For the past few days I have been watching the Swainson’s Hawk Family. I believe it consists of Mom, Dad, and two hungry, uneducated youths. Sporadically during the day, the youths start to whine for food, and they don’t let up until a meal is delivered. It kind of reminds me of when my own children still lived at home…
To make life more difficult for the parents, the hawk kids are always on the move, sometimes perching on a hay bale, sometimes in the top of a tree, and sometimes on a post – but invariably about 1/2 mile or more from where the parents are hunting. This means Mom and Dad Hawk have a general idea of what “street” the kids are hanging out on, but no idea what the house number is.
The other day I was standing on the road in front of our property taking pictures of the golden hay bales glowing in the late afternoon sun. All of a sudden the hawks started to arrive from the woods beyond the hay field.
Some took up positions in the top of some trees in my front yard. One bird chose a poplar branch which was just a bit too floppy to support its weight. The branch tipped and swayed, while the bird did its best to readjust its hold and maintain its balance, all the while still calling for someone or something.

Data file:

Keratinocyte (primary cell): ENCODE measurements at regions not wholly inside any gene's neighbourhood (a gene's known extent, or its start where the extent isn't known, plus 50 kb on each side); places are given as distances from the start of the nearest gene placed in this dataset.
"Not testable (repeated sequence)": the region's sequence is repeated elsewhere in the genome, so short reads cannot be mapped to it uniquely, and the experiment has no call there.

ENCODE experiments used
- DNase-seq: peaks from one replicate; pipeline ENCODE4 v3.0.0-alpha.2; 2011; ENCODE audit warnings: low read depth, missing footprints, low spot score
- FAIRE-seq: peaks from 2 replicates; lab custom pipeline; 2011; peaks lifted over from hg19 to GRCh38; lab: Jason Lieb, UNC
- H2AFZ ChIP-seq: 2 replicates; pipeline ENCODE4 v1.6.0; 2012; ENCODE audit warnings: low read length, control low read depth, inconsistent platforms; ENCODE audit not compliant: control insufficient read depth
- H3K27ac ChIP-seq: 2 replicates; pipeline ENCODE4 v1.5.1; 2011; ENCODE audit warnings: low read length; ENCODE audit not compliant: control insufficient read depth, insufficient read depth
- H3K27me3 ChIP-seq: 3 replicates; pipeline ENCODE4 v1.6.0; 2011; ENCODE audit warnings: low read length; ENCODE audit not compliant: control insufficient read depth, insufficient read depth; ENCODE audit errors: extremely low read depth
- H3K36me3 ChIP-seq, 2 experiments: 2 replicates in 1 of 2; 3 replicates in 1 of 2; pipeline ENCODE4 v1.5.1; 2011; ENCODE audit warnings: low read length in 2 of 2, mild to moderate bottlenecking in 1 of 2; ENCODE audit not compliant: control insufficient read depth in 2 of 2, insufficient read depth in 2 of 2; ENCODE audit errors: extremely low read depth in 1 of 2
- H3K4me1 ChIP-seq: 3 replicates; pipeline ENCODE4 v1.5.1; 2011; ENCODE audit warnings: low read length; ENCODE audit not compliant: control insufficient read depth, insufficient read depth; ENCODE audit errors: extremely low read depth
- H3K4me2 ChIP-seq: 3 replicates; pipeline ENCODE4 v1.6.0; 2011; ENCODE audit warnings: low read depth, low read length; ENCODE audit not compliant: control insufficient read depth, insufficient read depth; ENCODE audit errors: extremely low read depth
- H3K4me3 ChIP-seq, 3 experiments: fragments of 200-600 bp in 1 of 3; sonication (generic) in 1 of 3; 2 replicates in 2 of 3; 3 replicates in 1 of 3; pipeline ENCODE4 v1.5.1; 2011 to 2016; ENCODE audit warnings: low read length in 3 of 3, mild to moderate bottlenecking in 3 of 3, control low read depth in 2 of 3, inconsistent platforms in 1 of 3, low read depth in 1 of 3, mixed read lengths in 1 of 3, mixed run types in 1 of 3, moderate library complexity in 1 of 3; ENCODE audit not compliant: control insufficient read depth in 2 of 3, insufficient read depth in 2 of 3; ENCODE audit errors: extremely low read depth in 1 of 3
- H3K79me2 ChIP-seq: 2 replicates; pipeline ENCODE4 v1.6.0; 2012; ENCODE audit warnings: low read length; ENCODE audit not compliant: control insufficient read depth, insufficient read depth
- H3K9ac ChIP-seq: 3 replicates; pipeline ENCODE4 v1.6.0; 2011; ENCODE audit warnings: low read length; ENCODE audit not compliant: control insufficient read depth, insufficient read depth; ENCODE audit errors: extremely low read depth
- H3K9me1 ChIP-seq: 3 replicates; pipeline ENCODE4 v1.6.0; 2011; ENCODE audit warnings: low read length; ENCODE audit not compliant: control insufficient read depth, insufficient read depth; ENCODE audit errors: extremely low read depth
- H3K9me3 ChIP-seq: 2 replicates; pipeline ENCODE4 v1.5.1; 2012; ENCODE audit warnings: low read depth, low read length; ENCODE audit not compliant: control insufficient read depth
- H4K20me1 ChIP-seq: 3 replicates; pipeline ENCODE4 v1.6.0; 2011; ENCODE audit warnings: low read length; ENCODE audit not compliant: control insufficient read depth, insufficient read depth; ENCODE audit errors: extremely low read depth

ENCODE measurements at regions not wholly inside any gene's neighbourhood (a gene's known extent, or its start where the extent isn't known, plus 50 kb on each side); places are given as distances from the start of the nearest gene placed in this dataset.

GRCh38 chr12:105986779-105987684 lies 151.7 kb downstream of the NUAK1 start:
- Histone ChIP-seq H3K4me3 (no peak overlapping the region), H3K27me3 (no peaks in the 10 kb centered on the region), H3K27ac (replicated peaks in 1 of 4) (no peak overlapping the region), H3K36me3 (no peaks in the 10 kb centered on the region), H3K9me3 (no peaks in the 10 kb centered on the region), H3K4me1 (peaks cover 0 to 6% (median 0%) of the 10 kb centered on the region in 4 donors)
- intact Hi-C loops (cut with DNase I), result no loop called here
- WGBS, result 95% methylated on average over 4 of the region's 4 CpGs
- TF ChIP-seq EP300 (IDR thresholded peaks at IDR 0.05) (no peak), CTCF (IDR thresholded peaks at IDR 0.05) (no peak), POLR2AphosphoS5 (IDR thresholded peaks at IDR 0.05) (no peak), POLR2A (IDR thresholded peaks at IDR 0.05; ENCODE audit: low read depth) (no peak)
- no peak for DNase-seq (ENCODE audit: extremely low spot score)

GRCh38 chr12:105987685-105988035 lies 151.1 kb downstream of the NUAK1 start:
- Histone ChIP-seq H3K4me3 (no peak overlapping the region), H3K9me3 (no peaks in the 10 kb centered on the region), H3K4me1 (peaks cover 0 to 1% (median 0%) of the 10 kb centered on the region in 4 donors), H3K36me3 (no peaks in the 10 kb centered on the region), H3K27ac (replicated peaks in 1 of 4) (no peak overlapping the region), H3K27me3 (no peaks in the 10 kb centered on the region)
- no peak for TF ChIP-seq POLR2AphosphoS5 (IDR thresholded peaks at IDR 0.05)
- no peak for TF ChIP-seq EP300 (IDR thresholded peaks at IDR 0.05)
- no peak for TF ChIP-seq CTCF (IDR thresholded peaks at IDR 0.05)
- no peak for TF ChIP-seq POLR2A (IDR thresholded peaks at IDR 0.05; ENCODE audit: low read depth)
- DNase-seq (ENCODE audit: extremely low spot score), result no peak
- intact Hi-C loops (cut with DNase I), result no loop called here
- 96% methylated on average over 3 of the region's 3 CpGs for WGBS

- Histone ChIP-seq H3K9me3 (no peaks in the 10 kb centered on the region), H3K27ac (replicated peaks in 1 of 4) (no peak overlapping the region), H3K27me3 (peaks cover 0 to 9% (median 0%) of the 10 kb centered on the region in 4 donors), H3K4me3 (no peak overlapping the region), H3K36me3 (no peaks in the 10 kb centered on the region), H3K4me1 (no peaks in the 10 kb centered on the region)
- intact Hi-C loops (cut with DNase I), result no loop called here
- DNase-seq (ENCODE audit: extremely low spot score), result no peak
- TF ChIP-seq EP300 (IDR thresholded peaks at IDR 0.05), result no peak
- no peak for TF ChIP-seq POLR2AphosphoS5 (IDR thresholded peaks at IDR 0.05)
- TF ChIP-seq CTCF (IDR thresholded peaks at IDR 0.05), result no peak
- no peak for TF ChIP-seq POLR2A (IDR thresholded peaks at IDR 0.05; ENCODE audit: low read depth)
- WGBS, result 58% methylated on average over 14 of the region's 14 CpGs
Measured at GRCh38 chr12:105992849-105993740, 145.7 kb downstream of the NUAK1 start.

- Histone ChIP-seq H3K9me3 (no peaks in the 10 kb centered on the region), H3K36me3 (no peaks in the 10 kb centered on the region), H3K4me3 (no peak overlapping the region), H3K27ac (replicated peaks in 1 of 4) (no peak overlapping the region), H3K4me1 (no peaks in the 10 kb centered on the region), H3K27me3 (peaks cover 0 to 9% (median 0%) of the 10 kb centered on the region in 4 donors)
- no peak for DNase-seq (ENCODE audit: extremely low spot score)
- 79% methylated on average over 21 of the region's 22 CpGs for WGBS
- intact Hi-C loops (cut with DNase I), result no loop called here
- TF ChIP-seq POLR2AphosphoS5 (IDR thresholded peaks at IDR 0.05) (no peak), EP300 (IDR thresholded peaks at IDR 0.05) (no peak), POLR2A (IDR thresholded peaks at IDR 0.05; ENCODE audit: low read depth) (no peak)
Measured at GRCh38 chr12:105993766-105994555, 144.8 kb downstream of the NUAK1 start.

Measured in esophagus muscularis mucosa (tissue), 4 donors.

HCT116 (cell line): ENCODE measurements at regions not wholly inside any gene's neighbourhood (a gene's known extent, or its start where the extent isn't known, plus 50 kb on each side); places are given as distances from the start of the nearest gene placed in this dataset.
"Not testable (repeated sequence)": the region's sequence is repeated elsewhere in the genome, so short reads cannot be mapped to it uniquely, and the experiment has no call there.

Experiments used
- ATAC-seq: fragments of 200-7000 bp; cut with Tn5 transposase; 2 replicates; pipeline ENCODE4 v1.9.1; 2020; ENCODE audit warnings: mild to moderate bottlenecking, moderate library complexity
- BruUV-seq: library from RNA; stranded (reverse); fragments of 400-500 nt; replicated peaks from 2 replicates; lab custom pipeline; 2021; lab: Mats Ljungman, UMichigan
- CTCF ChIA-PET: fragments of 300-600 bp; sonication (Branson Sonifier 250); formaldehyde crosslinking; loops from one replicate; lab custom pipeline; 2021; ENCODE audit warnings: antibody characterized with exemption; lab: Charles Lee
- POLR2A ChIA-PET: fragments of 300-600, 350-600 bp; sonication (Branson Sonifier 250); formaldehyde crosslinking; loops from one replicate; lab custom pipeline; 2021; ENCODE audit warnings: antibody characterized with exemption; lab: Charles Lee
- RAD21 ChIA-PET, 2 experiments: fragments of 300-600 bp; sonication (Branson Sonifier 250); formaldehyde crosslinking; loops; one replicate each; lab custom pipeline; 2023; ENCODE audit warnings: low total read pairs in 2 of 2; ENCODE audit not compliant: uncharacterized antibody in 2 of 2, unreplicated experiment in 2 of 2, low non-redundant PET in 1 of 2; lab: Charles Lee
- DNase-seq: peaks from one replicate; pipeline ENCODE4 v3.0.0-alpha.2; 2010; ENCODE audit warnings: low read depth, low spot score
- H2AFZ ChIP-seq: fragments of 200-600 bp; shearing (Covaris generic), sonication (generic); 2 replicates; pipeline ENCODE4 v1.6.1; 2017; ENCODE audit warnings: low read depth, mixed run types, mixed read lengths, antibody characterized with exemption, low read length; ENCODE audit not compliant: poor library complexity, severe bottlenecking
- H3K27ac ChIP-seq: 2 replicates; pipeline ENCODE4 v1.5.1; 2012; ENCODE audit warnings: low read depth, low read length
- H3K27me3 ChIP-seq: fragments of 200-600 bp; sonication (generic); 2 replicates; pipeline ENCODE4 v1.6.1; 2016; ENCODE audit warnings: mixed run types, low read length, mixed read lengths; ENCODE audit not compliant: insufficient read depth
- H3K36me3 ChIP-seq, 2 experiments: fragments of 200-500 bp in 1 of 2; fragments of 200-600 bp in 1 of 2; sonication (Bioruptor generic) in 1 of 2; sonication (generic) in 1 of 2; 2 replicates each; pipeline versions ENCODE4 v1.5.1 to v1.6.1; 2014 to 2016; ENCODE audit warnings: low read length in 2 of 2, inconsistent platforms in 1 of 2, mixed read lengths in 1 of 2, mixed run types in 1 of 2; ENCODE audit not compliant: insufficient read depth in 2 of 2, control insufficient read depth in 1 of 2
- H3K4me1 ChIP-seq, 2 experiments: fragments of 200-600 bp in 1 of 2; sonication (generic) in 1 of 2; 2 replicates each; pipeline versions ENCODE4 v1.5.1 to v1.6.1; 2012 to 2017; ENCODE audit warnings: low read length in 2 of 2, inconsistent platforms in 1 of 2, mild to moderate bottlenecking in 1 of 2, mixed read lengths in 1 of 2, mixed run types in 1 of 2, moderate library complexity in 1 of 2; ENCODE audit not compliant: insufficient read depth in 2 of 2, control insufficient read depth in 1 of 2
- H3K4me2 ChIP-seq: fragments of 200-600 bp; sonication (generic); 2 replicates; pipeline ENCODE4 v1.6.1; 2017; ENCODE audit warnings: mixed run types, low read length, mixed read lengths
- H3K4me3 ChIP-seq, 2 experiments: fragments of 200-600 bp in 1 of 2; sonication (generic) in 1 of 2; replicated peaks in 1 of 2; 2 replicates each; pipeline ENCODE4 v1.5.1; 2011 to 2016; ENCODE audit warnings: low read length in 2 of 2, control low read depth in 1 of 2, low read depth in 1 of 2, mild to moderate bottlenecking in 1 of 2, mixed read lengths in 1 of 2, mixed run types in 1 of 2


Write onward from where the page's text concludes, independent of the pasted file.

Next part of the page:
Then one of the hawks (I think it was mom or dad) made a few long, gliding passes about 30 feet above my head. I don’t know if it was inspecting me out of curiosity or whether it was warning me to go away. I took a few pictures, then retreated into our woods.
The Swainson’s Hawk parents will continue to feed their offspring for a few more weeks, then the young will head off on their own. In about a month, all of these hawks will start their annual fall migration to the pampas of South America, a distance of about 7000 miles. Next spring the same pair of hawks will return to this area to start another family (assuming they both survive and the fields around here provide enough rodents to eat).
The Feather Files
Name: Buteo swainsoni
Species: Swainson’s Hawk
Native to and Migration: In fall they fly to their Argentine wintering grounds in one of the longest migrations of any raptor. They form flocks of hundreds or thousands as they travel.
Date Seen: June, 2012
Location: a few miles North of Calgary, Alberta, Canada